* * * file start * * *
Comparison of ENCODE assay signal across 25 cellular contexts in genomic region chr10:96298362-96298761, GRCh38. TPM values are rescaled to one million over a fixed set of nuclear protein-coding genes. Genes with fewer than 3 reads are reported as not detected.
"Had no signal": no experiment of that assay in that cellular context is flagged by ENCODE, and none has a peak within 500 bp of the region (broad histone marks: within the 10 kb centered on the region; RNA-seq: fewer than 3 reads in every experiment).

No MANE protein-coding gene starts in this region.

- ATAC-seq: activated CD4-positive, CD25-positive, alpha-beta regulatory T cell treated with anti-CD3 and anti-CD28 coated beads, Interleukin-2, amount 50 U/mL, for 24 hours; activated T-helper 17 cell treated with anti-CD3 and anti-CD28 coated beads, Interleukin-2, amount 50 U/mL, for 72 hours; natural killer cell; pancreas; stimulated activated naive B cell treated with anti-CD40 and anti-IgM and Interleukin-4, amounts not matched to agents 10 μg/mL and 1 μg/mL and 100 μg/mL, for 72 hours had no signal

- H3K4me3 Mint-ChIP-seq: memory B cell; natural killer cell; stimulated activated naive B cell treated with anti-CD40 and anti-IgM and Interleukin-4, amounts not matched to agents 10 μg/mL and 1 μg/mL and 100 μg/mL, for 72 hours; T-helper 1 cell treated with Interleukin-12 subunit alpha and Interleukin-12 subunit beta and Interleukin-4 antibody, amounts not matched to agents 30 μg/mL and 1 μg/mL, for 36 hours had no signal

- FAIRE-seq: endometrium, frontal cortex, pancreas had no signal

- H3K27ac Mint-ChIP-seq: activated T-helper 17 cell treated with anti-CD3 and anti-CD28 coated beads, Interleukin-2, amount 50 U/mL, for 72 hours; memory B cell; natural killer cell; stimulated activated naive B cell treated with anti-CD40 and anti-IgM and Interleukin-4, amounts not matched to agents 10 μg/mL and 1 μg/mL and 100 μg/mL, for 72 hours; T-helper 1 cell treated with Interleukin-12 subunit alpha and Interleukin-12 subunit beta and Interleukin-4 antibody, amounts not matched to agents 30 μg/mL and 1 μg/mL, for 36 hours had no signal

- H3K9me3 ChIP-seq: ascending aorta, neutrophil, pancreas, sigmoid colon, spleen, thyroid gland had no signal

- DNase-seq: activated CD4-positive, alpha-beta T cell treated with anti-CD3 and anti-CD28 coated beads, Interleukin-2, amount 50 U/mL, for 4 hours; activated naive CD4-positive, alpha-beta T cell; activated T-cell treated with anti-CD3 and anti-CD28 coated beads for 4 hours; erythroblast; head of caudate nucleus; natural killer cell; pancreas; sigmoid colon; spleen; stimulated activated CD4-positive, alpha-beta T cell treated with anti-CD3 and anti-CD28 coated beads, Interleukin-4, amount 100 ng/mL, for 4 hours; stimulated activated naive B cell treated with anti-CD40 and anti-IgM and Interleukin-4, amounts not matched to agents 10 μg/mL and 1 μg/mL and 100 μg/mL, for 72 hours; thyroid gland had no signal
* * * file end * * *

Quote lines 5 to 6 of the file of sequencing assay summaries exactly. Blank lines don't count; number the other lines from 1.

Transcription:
- H3K4me3 Mint-ChIP-seq: memory B cell; natural killer cell; stimulated activated naive B cell treated with anti-CD40 and anti-IgM and Interleukin-4, amounts not matched to agents 10 μg/mL and 1 μg/mL and 100 μg/mL, for 72 hours; T-helper 1 cell treated with Interleukin-12 subunit alpha and Interleukin-12 subunit beta and Interleukin-4 antibody, amounts not matched to agents 30 μg/mL and 1 μg/mL, for 36 hours had no signal

- FAIRE-seq: endometrium, frontal cortex, pancreas had no signal